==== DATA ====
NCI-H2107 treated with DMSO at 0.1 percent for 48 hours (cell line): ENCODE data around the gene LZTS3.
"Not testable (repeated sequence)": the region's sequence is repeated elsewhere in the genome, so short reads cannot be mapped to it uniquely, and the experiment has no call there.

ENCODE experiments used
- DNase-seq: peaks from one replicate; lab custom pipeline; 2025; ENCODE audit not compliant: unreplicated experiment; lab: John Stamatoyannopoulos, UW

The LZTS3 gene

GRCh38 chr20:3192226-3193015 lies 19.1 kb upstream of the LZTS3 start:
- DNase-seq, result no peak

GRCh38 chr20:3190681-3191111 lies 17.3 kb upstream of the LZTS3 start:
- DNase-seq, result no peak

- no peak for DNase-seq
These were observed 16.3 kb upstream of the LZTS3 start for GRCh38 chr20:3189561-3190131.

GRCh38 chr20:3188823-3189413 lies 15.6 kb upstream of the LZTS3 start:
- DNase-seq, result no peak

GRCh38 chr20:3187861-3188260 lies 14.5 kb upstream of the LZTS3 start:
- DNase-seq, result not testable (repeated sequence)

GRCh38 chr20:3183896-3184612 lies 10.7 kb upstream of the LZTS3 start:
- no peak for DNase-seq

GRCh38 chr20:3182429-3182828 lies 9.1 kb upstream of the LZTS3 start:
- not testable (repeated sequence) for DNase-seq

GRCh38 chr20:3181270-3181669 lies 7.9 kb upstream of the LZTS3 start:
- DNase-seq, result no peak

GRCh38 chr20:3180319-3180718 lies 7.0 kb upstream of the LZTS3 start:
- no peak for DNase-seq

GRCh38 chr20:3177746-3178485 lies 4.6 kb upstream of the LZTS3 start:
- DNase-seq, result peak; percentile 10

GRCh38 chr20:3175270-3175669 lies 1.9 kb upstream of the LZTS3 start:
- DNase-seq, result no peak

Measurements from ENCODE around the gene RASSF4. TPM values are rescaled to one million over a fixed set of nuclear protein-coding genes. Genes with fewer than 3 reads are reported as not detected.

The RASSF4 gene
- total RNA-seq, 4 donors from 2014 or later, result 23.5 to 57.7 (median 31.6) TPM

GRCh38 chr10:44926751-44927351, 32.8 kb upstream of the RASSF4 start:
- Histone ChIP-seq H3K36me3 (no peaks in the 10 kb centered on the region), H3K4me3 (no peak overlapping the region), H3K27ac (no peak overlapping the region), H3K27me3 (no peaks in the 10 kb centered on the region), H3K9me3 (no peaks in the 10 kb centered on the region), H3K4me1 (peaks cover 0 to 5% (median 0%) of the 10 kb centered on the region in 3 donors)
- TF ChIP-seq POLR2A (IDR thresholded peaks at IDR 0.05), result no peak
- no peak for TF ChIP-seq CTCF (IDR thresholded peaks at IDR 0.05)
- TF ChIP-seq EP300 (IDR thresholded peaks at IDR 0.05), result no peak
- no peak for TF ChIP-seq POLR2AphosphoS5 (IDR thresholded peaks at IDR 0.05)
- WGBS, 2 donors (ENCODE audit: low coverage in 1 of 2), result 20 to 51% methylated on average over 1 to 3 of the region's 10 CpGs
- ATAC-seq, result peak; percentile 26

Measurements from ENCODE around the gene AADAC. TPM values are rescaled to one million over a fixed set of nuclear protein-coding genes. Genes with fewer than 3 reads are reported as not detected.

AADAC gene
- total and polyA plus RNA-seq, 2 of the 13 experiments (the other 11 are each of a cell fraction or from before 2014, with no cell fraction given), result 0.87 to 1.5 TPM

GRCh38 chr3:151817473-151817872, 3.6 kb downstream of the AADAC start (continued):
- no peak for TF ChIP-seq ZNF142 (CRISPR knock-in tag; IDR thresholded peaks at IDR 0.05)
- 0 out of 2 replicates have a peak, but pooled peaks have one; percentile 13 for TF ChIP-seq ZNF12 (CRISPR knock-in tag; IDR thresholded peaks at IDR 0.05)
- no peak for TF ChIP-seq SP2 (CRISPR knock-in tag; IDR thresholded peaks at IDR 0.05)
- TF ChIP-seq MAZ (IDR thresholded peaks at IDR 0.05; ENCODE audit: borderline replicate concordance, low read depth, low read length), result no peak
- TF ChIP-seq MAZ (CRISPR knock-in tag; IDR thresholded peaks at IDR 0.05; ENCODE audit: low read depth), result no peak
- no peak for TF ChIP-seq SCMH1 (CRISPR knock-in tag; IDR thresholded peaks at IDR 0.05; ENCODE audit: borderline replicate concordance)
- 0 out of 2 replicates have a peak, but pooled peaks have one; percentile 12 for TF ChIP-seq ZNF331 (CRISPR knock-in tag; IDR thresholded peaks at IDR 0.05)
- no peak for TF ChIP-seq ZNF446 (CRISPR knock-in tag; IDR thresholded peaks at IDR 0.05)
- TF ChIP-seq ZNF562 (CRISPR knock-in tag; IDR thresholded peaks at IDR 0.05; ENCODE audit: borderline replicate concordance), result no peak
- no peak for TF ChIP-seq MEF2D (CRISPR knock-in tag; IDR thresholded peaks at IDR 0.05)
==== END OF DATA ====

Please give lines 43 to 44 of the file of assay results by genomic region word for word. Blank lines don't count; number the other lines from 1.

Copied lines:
- no peak for TF ChIP-seq ZNF142 (CRISPR knock-in tag; IDR thresholded peaks at IDR 0.05)
- 0 out of 2 replicates have a peak, but pooled peaks have one; percentile 13 for TF ChIP-seq ZNF12 (CRISPR knock-in tag; IDR thresholded peaks at IDR 0.05)